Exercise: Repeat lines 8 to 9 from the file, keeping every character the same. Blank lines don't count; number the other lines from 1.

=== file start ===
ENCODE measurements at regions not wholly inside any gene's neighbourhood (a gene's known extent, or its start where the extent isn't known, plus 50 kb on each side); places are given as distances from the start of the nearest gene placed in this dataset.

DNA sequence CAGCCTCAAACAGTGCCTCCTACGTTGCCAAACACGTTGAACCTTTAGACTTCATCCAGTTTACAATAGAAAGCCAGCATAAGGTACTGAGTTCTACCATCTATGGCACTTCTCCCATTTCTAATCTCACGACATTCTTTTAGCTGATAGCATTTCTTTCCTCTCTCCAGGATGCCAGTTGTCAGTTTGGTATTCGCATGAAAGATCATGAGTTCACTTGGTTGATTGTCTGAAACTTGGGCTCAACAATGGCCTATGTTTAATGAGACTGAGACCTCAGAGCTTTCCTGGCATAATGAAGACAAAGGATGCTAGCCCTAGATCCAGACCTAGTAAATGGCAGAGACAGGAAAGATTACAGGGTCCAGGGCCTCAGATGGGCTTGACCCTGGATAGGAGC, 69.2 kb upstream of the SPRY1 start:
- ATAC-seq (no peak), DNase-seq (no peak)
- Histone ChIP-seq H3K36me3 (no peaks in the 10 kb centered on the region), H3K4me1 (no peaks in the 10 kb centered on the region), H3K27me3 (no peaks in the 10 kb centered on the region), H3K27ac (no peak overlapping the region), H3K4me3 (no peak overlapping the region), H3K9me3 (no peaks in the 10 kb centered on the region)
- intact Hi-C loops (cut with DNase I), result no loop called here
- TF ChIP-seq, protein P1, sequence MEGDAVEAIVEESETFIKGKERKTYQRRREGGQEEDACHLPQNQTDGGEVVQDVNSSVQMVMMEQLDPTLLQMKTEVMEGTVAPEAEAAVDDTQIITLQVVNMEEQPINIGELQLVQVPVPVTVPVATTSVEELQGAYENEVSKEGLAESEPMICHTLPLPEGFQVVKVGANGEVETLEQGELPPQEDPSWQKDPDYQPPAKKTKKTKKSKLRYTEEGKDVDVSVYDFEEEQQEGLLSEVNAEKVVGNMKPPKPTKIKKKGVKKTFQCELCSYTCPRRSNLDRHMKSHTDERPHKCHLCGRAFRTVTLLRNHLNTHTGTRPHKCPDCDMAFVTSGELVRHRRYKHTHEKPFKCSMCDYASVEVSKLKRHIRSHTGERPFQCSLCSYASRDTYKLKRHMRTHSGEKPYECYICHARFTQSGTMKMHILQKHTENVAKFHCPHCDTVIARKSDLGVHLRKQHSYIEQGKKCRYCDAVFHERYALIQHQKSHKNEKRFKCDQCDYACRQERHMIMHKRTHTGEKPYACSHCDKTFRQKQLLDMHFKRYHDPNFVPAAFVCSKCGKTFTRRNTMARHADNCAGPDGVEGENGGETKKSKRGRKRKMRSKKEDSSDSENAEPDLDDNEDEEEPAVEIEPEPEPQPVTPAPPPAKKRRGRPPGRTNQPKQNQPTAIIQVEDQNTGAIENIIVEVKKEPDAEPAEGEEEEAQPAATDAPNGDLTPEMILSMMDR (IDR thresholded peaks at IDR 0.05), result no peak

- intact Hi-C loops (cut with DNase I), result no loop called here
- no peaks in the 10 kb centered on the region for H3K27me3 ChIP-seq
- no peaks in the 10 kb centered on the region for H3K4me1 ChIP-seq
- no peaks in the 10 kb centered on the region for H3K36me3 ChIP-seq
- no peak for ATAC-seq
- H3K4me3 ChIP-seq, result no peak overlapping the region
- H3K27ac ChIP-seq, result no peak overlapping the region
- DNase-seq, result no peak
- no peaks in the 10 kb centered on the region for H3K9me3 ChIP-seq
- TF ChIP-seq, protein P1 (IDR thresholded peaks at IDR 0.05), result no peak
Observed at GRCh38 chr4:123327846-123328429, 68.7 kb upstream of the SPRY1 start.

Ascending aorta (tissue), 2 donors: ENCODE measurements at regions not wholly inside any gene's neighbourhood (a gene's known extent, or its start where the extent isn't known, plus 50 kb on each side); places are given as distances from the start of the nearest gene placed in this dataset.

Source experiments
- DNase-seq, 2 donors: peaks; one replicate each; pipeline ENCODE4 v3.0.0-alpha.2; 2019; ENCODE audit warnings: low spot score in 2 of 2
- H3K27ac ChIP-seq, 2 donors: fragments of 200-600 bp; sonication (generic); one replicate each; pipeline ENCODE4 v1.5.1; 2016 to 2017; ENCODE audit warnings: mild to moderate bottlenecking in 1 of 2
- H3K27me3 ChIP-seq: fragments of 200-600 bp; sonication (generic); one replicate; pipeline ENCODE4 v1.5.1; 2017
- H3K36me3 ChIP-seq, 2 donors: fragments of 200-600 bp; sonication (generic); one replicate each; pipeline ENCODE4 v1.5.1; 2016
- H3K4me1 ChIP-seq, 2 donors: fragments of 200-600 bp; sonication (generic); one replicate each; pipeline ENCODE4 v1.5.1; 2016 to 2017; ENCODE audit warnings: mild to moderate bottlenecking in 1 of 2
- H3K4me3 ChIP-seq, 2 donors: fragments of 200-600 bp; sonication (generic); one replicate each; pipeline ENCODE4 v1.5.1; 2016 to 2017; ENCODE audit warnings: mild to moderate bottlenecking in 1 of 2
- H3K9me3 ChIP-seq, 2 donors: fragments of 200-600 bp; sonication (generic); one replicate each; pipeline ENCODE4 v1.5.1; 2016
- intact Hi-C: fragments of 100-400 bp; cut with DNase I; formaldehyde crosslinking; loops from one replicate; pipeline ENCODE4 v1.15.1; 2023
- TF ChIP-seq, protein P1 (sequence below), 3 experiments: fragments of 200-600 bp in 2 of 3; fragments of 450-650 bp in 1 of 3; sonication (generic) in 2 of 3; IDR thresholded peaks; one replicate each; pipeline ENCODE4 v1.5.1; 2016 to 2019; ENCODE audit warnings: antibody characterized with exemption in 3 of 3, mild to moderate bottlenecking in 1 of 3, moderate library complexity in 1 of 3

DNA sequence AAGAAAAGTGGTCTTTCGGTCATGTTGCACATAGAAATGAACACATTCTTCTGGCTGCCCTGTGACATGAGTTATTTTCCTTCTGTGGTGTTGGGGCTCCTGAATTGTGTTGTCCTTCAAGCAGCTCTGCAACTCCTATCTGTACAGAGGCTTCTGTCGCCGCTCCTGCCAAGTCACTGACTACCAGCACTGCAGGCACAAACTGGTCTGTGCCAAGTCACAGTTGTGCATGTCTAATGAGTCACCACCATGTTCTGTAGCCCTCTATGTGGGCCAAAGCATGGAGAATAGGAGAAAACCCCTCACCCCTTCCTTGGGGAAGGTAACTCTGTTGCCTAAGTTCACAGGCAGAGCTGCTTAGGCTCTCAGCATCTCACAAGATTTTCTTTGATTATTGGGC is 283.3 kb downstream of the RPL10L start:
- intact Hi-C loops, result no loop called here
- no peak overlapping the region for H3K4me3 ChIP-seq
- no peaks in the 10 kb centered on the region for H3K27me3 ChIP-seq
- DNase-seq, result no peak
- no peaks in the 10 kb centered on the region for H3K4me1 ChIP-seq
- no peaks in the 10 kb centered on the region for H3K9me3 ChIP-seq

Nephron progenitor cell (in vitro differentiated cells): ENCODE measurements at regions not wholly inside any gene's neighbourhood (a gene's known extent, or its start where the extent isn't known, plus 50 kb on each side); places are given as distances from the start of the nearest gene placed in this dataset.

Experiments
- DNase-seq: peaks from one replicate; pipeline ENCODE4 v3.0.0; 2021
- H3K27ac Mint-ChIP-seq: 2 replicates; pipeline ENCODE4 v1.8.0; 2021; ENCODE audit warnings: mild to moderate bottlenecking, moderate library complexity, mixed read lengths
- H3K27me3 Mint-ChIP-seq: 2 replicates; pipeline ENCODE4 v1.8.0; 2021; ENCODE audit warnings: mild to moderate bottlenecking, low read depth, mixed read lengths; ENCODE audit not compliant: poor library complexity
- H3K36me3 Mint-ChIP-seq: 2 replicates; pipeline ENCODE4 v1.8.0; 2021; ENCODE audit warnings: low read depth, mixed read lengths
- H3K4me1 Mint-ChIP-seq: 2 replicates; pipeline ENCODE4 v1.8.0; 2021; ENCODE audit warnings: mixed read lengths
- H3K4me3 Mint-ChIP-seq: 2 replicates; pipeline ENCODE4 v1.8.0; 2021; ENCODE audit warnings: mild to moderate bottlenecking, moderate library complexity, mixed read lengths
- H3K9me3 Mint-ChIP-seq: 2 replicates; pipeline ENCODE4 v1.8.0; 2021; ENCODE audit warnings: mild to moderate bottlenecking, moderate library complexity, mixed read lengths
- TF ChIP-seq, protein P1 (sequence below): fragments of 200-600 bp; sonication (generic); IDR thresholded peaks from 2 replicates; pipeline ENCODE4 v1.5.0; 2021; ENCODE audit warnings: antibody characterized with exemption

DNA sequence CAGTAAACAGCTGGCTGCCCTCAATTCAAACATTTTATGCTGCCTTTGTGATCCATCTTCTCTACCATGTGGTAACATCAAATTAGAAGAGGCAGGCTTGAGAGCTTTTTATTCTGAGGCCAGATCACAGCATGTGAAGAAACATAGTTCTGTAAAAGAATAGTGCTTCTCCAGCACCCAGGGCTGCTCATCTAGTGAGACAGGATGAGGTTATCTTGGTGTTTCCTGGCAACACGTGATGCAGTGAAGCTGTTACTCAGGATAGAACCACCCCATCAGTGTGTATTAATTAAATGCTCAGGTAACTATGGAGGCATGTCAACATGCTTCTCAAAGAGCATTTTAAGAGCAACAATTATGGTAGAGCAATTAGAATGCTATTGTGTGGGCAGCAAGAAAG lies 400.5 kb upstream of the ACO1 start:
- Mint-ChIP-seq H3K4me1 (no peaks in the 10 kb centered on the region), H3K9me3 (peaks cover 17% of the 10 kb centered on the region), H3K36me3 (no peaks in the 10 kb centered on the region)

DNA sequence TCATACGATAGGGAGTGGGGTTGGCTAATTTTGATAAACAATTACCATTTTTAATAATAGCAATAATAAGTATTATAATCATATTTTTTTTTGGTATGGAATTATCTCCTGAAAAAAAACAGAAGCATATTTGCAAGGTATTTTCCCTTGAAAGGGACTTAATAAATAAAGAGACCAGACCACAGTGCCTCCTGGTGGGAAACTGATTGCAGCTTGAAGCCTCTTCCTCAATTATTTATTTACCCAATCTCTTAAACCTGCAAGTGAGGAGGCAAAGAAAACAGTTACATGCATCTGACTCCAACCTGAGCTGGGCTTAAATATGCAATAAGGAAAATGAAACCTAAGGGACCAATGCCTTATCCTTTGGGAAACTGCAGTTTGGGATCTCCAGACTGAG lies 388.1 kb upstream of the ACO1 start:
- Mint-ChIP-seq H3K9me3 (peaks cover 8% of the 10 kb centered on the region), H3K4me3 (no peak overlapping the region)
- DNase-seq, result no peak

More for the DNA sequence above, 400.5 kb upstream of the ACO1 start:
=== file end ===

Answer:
- no peaks in the 10 kb centered on the region for H3K27me3 ChIP-seq
- no peaks in the 10 kb centered on the region for H3K4me1 ChIP-seq